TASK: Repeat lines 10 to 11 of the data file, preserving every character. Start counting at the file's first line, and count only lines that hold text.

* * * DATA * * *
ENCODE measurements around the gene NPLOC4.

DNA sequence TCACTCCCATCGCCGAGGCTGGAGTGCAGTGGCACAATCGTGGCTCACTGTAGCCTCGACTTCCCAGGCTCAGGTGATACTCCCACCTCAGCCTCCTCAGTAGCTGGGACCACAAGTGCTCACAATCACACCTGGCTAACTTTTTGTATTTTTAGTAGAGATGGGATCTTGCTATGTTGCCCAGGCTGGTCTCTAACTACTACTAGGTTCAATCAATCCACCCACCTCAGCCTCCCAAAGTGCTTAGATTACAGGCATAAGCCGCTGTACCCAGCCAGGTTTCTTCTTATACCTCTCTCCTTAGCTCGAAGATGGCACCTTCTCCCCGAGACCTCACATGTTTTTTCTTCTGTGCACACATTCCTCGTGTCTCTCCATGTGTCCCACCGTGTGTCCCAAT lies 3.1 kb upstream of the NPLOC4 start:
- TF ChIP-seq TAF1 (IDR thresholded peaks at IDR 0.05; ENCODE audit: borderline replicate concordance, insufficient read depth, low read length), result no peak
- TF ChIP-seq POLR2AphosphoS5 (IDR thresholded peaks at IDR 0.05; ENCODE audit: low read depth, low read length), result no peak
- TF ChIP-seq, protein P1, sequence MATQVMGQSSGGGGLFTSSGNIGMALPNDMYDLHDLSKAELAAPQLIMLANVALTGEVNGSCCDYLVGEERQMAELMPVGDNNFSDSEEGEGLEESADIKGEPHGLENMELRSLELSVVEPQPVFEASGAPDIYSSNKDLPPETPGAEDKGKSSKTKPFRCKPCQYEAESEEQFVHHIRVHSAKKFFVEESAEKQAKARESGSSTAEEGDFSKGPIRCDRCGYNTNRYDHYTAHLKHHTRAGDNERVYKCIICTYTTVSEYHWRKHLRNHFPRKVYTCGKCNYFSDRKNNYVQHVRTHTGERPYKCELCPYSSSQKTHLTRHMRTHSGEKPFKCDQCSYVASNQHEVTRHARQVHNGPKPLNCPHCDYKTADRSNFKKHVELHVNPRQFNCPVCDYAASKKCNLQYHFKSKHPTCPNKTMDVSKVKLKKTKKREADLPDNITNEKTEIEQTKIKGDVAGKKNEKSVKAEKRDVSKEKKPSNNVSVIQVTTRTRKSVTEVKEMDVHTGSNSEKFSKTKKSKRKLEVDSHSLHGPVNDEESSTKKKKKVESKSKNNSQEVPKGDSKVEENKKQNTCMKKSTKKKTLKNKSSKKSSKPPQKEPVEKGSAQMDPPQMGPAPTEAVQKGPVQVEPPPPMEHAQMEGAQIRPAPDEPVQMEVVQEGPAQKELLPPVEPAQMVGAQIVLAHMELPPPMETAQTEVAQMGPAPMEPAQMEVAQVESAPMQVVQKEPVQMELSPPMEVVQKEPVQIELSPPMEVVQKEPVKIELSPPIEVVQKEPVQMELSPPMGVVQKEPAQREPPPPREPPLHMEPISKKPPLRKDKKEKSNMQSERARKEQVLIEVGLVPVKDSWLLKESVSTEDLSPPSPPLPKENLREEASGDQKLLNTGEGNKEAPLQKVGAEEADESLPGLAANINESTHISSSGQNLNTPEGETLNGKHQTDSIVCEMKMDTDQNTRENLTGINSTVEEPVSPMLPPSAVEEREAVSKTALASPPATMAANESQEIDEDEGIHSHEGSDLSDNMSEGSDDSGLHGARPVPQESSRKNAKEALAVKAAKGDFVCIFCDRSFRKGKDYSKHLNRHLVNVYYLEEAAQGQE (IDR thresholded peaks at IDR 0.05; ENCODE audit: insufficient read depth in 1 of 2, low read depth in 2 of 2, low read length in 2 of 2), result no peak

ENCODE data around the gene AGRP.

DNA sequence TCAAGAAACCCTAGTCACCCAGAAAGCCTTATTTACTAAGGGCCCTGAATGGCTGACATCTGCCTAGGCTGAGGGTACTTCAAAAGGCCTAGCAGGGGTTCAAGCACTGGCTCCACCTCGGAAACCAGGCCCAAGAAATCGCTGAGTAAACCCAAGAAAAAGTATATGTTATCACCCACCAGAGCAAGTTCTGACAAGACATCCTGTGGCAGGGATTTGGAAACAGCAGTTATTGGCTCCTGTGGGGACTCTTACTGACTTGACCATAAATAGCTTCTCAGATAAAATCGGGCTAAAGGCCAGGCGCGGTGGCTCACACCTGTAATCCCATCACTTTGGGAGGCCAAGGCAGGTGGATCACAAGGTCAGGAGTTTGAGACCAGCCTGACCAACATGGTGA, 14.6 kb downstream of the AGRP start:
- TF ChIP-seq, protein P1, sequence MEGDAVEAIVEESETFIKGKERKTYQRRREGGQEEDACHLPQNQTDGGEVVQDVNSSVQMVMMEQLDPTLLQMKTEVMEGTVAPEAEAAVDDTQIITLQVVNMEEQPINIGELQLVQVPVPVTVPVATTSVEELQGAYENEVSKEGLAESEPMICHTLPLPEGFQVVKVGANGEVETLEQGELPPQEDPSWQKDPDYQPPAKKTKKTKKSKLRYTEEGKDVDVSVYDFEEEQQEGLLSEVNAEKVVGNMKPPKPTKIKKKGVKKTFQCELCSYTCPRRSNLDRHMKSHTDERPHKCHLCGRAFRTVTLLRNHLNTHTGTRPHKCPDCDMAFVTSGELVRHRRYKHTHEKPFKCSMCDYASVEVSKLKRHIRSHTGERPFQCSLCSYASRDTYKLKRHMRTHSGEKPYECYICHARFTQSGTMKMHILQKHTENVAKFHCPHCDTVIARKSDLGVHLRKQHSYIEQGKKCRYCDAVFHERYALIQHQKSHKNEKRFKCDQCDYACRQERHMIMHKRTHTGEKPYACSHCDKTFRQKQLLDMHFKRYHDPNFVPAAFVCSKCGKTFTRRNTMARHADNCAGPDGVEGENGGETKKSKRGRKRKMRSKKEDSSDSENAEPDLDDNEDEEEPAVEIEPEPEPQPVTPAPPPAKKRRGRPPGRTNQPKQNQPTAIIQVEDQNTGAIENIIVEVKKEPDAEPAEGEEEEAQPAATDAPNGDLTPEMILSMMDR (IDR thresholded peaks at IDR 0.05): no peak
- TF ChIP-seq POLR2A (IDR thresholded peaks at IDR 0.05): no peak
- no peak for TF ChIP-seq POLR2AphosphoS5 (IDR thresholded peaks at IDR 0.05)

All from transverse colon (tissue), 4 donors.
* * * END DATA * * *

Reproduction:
- no peak for TF ChIP-seq POLR2AphosphoS5 (IDR thresholded peaks at IDR 0.05)

All from transverse colon (tissue), 4 donors.